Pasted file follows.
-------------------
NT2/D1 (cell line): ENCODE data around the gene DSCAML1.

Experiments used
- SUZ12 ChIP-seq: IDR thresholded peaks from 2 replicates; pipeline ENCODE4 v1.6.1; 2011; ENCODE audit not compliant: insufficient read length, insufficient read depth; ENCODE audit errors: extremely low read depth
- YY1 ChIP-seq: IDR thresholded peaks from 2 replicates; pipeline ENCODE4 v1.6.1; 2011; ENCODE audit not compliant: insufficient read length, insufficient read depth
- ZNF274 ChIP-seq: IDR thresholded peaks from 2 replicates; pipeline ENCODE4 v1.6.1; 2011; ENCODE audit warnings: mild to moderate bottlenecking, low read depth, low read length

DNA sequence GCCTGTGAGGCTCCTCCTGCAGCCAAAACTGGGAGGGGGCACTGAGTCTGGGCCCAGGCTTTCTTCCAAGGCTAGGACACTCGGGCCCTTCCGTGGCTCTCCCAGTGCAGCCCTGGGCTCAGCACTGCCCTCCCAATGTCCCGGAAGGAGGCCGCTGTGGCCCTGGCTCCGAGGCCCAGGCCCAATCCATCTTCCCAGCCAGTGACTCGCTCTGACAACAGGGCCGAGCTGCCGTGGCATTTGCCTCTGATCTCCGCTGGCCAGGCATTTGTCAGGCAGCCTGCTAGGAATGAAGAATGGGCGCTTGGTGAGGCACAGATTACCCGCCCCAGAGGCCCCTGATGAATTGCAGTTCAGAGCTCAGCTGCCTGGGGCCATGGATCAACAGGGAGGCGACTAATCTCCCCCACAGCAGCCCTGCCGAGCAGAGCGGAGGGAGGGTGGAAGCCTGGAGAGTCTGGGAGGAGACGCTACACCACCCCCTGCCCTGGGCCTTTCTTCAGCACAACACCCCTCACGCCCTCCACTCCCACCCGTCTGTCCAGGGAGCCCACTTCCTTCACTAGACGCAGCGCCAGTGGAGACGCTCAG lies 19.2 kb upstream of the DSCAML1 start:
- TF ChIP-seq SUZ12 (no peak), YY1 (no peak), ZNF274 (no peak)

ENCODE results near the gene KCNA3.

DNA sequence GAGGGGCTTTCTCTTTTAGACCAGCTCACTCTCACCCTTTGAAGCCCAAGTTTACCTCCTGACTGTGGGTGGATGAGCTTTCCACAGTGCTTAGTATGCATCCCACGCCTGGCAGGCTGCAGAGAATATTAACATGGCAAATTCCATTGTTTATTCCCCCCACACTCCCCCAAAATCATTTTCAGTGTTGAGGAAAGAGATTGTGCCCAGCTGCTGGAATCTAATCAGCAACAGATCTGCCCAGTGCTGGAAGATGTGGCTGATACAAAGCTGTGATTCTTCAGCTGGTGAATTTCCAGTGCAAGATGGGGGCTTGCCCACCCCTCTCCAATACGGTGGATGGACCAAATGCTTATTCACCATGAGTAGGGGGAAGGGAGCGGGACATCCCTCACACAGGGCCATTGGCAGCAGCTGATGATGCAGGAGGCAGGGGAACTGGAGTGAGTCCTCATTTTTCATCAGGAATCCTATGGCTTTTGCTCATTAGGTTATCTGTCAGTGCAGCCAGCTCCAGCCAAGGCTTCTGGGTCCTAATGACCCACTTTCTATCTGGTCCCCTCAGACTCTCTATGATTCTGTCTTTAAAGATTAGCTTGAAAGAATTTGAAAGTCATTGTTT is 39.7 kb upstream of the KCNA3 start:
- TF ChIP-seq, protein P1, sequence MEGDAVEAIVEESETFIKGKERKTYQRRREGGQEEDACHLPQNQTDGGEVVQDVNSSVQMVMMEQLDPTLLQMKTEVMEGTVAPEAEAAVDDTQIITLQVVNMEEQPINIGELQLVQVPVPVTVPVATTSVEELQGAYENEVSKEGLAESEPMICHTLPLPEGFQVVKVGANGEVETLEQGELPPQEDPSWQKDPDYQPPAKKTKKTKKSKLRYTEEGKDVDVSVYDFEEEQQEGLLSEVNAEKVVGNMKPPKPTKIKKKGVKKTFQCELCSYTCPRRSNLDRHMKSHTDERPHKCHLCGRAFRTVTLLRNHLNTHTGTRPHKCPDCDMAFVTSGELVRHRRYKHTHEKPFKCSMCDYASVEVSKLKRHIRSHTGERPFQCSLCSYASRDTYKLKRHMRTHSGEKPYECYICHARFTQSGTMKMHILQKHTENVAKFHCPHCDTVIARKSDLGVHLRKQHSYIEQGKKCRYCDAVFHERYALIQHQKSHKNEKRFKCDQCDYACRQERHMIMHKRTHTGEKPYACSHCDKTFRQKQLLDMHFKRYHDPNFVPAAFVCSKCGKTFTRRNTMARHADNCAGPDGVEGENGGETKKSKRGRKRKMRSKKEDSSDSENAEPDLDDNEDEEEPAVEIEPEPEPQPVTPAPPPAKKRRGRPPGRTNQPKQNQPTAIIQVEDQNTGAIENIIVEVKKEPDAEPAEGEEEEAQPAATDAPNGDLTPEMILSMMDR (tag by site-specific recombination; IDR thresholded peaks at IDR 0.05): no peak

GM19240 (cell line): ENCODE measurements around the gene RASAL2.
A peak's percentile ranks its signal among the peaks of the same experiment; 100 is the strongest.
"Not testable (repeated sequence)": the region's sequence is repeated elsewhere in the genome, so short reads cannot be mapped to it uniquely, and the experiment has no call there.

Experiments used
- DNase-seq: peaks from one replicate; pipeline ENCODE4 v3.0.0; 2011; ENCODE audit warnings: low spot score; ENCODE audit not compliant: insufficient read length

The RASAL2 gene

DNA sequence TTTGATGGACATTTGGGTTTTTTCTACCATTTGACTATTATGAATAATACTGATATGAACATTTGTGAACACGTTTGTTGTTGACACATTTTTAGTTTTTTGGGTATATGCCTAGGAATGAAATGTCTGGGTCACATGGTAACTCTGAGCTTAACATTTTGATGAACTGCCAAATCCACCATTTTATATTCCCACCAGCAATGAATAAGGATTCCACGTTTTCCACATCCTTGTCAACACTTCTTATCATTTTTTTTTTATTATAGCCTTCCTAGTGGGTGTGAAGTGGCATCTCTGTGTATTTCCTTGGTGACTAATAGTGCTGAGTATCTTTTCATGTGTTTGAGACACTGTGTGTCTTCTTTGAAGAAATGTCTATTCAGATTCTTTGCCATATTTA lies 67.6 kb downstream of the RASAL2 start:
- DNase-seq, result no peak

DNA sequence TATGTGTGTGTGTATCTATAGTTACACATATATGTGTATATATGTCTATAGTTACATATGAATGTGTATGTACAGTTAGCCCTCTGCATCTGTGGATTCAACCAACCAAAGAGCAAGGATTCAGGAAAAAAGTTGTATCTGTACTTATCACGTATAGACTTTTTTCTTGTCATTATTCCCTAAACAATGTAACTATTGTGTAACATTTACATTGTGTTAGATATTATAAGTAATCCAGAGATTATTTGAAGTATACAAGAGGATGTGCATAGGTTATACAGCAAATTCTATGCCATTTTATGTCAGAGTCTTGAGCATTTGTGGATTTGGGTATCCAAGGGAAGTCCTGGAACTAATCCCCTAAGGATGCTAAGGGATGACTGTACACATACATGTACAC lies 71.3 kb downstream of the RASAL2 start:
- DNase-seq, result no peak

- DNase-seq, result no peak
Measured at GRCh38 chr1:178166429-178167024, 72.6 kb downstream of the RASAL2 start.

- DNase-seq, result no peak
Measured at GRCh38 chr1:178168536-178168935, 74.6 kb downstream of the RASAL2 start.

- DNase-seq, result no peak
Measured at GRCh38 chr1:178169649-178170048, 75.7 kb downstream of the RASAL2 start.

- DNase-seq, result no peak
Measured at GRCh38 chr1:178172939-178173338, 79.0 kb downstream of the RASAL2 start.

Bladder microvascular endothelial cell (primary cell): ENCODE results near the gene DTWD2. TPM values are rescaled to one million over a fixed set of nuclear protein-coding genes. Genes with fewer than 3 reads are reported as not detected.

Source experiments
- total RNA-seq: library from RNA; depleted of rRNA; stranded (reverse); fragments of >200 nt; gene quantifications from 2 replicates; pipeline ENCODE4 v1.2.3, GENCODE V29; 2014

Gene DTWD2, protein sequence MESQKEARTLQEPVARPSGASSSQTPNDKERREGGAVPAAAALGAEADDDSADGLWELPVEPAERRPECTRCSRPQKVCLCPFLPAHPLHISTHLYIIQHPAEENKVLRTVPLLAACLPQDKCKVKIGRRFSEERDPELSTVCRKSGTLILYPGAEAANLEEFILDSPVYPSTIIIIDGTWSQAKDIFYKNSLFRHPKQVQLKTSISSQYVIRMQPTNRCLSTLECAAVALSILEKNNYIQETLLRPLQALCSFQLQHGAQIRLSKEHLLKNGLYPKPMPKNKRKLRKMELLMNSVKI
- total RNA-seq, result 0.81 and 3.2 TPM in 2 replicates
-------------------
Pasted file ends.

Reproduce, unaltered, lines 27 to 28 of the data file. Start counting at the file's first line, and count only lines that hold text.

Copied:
- DNase-seq, result no peak
Measured at GRCh38 chr1:178172939-178173338, 79.0 kb downstream of the RASAL2 start.